Sen. Pat Toomey, R-Pa., on Tuesday shot back at a Democratic colleague with whom he pursued a bipartisan budget deal in 2011 on the unsuccessful super committee. Toomey labeled as “cynical” the suggestion by some Democrats that Congress should do nothing to head off the coming expiration of the 2001 and 2003 tax cuts rather than sign onto a plan that fails to raise revenues.
Toomey was invited to appear before a panel of tax and budget experts at the Brookings Institution after Sen. Patty Murray, D-Wash., speaking there on July 17, characterized Toomey’s 2011 proposal to break the fiscal stalemate as “offensive” for containing “vague loophole closings [and] fuzzy revenues.” Murray called Toomey’s plan a “gimmick, a bait-and-switch.”
In describing his own proposal for avoiding the series of tax, spending and debt deadlines known as “the fiscal cliff,” Toomey said: “We need to have an honest debate on facts, which means history, arithmetic and actuarial tables. Then, if we can find common ground, we end up with a deal, not just another fight.”
The key, in Toomey’s view, is curbing entitlement spending. He quoted President Obama from a July 2011 press conference agreeing that changes were needed to stabilize Social Security, Medicare and Medicaid. Their growth -- about 5 percent annually in Social Security and Medicare and 11 percent in Medicaid, Toomey said -- is “pretty close to the definition of unsustainable, and no significant program can grow faster than our economy.”
Going into the super committee talks, Republicans were willing to consider new revenues, but only if the agreement included “architectural entitlement reform,” Toomey said. “I didn’t feel revenues were fiscally necessary, but I did recognize they were politically necessary, essential for our friends on the other side.”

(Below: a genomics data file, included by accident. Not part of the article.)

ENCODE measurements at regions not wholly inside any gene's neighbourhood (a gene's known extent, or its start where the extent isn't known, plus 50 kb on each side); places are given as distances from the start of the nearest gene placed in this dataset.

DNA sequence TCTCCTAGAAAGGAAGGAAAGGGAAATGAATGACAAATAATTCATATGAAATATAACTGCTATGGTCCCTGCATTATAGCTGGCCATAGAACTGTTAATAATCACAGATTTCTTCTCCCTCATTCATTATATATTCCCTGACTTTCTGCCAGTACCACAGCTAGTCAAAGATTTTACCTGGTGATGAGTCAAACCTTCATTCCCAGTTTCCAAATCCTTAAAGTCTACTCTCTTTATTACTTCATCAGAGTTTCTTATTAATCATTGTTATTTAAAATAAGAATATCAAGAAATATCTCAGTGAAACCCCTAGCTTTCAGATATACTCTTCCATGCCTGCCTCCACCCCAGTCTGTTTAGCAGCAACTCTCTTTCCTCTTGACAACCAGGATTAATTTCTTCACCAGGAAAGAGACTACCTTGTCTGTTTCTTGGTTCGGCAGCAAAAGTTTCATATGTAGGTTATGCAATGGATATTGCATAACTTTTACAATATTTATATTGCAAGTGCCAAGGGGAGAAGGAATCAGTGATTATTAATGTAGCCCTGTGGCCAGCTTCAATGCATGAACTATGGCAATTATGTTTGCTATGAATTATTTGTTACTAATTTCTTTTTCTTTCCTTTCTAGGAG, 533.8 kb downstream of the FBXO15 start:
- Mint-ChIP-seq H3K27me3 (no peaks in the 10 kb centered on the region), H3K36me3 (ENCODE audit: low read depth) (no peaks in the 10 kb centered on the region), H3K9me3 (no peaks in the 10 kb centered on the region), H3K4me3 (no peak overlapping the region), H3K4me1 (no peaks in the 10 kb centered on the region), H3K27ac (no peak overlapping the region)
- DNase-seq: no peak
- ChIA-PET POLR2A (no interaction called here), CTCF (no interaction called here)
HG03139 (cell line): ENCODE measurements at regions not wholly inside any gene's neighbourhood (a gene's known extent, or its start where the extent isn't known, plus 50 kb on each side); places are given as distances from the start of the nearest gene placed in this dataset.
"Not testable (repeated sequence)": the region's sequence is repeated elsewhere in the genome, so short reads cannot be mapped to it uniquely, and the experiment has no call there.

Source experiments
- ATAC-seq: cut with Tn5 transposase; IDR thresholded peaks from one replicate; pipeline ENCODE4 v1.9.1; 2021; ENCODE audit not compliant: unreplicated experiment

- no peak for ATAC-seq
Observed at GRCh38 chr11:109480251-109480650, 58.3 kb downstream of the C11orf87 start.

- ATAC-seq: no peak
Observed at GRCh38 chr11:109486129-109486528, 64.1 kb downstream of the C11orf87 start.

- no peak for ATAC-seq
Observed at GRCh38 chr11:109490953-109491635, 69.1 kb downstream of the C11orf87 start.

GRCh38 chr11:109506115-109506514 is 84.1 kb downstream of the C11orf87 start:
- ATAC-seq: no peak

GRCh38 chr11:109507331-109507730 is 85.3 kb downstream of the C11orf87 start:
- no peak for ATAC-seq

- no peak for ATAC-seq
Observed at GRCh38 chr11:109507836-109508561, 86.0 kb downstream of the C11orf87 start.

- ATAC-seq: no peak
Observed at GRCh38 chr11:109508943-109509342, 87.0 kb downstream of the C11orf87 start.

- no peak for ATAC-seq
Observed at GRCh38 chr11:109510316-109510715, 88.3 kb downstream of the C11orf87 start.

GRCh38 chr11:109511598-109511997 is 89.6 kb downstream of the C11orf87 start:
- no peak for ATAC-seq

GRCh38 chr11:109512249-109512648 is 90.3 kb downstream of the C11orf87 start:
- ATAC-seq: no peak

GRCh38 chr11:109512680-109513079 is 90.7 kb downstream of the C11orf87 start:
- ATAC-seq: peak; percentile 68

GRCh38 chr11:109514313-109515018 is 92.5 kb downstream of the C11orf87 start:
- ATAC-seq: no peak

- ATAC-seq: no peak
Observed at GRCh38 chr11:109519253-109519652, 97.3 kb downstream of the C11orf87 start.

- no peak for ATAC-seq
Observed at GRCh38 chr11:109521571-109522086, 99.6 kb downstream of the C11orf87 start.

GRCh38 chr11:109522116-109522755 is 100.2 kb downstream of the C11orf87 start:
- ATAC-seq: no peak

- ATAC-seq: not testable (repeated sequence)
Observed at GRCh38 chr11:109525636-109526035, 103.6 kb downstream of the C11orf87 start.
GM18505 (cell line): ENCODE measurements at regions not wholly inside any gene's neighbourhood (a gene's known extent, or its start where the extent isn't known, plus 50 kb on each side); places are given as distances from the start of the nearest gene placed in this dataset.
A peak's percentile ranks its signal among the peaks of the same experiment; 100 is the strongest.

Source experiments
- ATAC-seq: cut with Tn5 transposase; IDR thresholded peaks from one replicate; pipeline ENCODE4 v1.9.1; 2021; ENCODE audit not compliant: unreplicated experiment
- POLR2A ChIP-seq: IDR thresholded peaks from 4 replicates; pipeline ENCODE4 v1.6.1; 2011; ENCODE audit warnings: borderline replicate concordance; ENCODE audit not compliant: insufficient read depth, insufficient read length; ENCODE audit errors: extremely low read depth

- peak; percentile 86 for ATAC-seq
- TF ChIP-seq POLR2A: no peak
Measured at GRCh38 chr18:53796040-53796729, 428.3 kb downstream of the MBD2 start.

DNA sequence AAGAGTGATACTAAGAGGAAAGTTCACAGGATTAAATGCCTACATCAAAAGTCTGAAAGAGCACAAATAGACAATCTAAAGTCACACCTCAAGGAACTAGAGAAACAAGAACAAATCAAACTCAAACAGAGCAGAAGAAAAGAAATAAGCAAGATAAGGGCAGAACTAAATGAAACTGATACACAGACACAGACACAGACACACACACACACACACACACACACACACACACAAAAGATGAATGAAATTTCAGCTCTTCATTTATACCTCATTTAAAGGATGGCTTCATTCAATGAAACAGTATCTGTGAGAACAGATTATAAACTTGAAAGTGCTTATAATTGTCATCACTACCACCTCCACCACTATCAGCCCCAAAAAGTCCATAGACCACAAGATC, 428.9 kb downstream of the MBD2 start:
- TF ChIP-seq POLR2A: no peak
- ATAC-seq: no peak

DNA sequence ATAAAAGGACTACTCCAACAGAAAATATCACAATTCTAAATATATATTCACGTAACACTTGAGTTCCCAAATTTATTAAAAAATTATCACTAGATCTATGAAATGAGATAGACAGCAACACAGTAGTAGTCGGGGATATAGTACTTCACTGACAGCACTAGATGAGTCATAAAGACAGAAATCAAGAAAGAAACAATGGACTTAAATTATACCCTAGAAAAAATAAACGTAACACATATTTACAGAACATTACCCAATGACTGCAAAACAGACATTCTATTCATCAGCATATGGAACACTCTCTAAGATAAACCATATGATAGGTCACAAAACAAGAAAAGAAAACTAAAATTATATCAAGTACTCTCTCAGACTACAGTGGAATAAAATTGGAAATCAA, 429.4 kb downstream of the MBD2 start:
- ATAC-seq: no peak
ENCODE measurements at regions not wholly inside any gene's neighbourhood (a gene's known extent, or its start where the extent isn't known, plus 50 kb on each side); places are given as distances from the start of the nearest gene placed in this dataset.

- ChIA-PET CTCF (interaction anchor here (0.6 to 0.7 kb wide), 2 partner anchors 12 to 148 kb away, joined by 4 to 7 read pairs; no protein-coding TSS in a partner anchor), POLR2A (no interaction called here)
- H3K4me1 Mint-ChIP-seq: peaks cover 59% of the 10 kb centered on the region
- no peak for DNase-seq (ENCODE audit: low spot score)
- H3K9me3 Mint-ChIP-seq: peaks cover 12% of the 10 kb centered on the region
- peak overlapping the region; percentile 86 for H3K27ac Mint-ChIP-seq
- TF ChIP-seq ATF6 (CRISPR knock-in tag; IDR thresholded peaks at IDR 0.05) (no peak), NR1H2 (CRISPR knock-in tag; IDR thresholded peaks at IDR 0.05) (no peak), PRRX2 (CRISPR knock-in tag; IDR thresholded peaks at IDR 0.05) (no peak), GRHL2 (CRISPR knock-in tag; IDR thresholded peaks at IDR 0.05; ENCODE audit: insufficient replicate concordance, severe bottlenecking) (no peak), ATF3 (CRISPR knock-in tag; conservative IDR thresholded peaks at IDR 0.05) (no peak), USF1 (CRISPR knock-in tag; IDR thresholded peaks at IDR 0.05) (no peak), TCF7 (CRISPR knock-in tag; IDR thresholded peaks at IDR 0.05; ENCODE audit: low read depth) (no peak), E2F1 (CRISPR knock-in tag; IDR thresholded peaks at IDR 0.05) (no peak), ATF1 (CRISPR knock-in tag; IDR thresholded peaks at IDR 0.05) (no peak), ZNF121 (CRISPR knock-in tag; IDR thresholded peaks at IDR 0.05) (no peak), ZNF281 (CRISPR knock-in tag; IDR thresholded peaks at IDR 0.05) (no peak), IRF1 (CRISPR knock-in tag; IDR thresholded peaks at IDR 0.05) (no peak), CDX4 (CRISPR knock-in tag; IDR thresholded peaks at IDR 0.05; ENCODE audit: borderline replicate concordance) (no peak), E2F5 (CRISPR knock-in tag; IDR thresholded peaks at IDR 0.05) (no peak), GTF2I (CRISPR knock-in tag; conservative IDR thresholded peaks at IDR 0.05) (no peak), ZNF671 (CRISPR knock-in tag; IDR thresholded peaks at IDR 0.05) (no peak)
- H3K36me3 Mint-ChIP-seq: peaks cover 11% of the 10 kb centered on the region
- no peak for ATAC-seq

But Republicans were disappointed with the Democrats’ counteroffer, which Toomey described as $1 trillion in tax increases, $1 trillion in mostly unspecified spending cuts (mostly to health care providers) and no entitlement reform. So he asked himself whether “there was another paradigm for common ground,” and the Republicans “gave up on architectural entitlement reform, a big concession,” he said.
He then designed a $1.2 trillion package that, while avoiding any increases in marginal tax rates, included “meaningful entitlement curbs,” such as means testing Medicare and recalculating the inflation adjustments for Medicare and Social Security benefits (the so-called chained Consumer Price Index). The plan offered revenue raisers in the form of fees and asset sales along with spending cuts -- the “low-hanging fruit”-- drawn from the work of previous fiscal commissions and study groups, all at the same 3-1 ratio of spending cuts to revenue hikes that the Simpson-Bowles fiscal commission called for in 2010.
Toomey described his tax plan as “progressive” in that it would raise revenue only from the top two brackets, though it included a previous Senate proposal to reform and trim the estate tax. “I’m being candid here, and you cannot say it would be taking from middle class to pay for tax cuts for the rich,” he said. “We met the Democrats halfway on the scoring of revenue.” He called all the components “dialable,” meaning they can be adjusted. The plan “would have demonstrated to American people that we are capable of governing,” Toomey said.
The Democrats' decision to balk, he said, shows that they were “motivated by politics and ideology and a certain level of cynicism.” Their flirtation with allowing all the impending tax and spending cut deadlines to expire at the end of this year “would do unclear damage” to the economy that might be difficult to reverse, he said, and it could easily cause a new recession.
The best solution now, Toomey said, is to extend all the current tax rates one more year and “use the time for pro-growth” tax reform. “I know I won’t get my way on everything, but we do have to agree on the fundamental problem,” he said. “A strong economic recovery is well within our reach, but it’s up to us.”